The Surprising Science of Stereotypes

The Surprising Science of Stereotypes
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Most people are familiar with the concept that stereotyping may have negative effects, because it may lead to discrimination. But few know that stereotypes can harm every one of us, because they can affect how well we may perform when the stakes are highest.

Leave it to social psychologists to have a scientific term for it: Stereotype Threat -- the threat of being viewed through the lens of a negative stereotype, or the fear of doing something that would inadvertently confirm that stereotype.

How can stereotypes cause poor performance in ourselves?

In 1995, two Stanford psychologists published a landmark paper and coined the term Stereotype Threat to describe their findings. Claude Steele and Joshua Aronson conducted a study to explore why, on average, African American college students underperformed White American college students, even when similarly capable academically, based on admissions tests. They administered the same GRE test section to two groups of undergrad students (one Black, one White) who all had largely similar SAT scores.

When the groups were told that the exam did not test intellectual ability, but simply evaluated problem solving methods, African American students did as well as comparable White students. But when students were told that the exam tested ability, African American students did significantly worse -- compared to themselves (when told ability was not tested) -- and noticeably worse than White students. There was no similar difference between test results for White students.

A theory that affects everyone

Steele and Aronson theorized that when a person is part of a social group that has had a pervasive or historically associated negative stereotype linked to it, when faced with a test that may “confirm” the negative image, that person tends to perform poorer than what he or she may be truly capable of.

Because all of us belong to some social subset (elderly, youth, religious affiliation, gender, married, single, political orientation, speech or accent – the list is endless) that has some linked negative stereotype, Stereotype Threat can happen to anyone, given the right circumstances. Every one of us can be harmed by stereotyping, even if we’ve when experienced discrimination. Particularly the young.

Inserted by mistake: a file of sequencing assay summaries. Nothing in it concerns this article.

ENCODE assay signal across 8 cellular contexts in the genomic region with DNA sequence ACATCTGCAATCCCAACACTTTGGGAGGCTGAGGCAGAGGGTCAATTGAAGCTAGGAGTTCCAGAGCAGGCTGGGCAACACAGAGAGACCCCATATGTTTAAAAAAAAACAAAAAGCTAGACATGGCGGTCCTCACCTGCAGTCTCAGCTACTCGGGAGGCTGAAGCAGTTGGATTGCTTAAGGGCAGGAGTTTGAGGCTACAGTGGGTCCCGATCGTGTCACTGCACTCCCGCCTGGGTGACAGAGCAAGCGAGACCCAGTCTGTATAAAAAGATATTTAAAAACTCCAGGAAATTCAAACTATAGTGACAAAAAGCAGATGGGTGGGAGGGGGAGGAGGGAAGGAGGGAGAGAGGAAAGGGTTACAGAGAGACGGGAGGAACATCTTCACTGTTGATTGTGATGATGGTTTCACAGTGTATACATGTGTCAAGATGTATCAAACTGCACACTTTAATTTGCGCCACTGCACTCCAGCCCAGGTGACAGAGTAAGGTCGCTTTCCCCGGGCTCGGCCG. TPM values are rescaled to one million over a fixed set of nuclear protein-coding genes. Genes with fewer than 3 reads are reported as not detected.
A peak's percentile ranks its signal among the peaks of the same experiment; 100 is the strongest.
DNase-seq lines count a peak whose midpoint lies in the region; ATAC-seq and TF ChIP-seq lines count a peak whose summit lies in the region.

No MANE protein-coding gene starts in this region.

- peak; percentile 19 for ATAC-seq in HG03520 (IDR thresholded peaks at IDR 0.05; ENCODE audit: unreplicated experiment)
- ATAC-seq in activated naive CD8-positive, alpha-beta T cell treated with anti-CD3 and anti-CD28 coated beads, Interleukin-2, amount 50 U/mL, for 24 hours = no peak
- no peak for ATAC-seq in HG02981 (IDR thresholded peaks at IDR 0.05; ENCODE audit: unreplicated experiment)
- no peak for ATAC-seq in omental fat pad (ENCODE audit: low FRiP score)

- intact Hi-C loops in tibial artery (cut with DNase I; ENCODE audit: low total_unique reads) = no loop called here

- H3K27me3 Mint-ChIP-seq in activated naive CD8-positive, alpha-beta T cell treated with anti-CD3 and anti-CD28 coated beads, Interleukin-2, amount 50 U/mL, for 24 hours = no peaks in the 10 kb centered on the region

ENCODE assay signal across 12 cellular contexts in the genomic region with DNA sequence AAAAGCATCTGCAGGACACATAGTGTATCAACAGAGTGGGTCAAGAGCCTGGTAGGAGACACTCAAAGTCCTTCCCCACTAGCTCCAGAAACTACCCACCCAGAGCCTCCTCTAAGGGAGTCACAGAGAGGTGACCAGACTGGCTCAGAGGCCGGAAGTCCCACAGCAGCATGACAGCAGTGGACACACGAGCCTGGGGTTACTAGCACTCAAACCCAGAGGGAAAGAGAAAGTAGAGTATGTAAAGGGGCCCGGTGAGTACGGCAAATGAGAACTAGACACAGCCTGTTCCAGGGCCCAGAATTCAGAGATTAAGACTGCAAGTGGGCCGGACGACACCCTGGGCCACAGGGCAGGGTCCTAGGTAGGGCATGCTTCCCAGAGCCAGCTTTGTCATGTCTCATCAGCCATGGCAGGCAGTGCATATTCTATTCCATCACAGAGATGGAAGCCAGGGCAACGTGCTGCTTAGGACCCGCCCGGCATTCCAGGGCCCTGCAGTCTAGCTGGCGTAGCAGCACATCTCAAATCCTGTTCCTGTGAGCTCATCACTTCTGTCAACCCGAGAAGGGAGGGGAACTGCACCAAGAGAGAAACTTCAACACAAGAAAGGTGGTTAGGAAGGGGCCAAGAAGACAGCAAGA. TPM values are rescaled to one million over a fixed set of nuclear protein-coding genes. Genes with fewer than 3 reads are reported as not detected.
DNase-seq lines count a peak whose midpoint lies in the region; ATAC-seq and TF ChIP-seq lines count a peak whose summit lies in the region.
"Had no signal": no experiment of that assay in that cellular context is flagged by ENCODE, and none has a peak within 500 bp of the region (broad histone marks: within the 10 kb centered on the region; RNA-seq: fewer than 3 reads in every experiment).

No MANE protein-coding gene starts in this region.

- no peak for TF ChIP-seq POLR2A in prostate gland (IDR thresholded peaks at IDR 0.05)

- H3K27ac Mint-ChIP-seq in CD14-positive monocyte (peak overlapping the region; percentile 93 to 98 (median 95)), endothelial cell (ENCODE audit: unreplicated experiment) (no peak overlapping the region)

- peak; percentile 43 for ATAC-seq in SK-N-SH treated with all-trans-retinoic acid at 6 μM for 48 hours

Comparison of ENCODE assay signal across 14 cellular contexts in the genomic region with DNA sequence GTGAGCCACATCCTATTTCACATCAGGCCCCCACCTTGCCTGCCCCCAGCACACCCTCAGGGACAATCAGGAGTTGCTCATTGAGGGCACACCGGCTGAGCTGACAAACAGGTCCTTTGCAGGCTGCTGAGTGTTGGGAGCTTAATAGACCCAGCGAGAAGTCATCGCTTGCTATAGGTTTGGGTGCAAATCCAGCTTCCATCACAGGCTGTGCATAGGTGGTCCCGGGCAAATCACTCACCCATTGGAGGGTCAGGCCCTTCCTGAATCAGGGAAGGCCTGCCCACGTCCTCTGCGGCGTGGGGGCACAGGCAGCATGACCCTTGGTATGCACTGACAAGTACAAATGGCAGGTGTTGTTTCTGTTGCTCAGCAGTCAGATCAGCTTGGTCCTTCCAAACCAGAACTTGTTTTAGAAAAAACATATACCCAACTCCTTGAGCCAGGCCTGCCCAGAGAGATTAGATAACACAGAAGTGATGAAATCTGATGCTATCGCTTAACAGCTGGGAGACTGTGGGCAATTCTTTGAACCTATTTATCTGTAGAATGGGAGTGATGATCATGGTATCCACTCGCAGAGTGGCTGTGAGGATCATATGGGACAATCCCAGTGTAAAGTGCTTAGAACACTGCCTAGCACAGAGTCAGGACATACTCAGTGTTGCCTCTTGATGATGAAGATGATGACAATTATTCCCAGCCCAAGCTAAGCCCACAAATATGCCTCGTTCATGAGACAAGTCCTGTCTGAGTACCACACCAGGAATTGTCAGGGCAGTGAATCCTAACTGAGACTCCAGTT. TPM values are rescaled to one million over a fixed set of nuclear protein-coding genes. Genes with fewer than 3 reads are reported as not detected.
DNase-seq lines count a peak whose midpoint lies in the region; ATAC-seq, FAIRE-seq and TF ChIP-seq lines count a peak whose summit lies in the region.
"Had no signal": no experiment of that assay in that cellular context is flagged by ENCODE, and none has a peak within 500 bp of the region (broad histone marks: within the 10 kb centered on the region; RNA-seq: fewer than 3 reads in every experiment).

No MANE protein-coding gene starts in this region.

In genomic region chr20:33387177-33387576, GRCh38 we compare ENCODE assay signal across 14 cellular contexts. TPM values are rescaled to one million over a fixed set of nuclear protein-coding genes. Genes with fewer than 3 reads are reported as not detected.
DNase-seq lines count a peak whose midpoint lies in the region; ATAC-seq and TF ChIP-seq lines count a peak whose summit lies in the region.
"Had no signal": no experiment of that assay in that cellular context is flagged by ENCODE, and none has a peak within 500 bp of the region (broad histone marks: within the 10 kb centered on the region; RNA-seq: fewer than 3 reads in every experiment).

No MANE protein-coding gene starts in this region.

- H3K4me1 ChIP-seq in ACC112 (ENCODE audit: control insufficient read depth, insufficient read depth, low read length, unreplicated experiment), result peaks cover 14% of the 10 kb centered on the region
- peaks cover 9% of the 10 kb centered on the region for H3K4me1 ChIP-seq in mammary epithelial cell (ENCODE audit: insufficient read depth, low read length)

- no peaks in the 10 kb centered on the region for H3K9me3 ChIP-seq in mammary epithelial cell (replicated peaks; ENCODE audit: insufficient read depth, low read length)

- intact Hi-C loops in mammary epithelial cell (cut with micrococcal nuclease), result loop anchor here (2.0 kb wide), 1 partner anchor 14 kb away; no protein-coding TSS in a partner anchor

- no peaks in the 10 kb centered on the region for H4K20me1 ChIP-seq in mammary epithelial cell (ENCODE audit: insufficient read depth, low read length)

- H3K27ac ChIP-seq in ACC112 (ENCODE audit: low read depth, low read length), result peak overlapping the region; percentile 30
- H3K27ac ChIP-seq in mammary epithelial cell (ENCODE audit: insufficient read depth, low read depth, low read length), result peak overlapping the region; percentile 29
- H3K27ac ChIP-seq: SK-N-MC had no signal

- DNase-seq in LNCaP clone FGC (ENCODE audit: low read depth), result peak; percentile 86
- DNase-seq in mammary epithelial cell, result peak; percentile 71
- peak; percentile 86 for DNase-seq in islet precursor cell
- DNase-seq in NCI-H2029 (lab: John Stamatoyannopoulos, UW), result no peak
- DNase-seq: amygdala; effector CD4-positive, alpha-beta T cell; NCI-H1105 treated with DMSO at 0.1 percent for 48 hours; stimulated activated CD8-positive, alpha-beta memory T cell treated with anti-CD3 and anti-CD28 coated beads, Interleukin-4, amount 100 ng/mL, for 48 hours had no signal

Is Stereotype Threat actually real?

Since 1995 there have been over 300 studies testing the theory and mechanisms behind it. These studies have been broadened to include social status, gender, other racial and ethnic groups, and non-academic settings.

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For instance, the Stereotype Threat effect has been seen in women’s performance on math tests when told males generally did better on the exam that was given the women, as compared to when told that there was no gender difference in results of the exam. Similarly, White males did worse on a math test when told that Asians did better on the test than Whites, as compared to when told there was no difference in test results between Asians and Whites.

Although less clear in studies involving real world observations and despite some evidence of publishing bias, experimental studies tend to support the theory.

What really is going on?

The actual mechanisms that seem to be at work that cause poor test or situational performance are at least threefold: 1) heightened stress; 2) performance monitoring, which causes over thinking and overuse of time; and 3) efforts to suppress negative thoughts/emotions, which narrows attention. Interestingly, Stereotype Threat appears to affect more committed and academically strong students greater than those less so.

What can be done?

Research indicates that people – especially students -- who believe that test results are a function of practice and not an innate trait (e.g. influenced by gender, social class, etc.) are less susceptible to Stereotype Threat. If a person believes that he or she has been well prepared and can improve his or her performance based on his or her own efforts, that person is more likely to overcome any negative stereotypes and perform up to his or her full potential.

Additionally, research suggests teaching students to think about a positive value, one that they cherish and strive toward, before taking a test can significantly mitigate Stereotype Threat.

The take away

The science is compelling — negative stereotyping potentially hurts everyone.

Each of is part of some group that has some negative stereotype attached to it. In situations where we become afraid of living up to that stereotype, we often do less well than we are truly able. This is particularly true of young people. Teaching ourselves and our children that success is effort driven, not innate, as well as instilling strong positive values on which we and they can focus can make all the difference.

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Joel L. A. Peterson is the national award-winning author of the novel, Dreams of My Mothers (Huff Publishing Associates, 2015).

-- 1st Place Winner, 2015 Readers' Favorite National Book Awards (Gold Award)

-- Book of the Year Award Winner, Foreword Reviews’ 2015 INDIEFAB Awards

“Compelling, candid, exceptionally well written, Dreams of My Mothers is a powerful read. Very highly recommended.”

— Midwest Book Review

Learn more about the author and his book at and on Facebook

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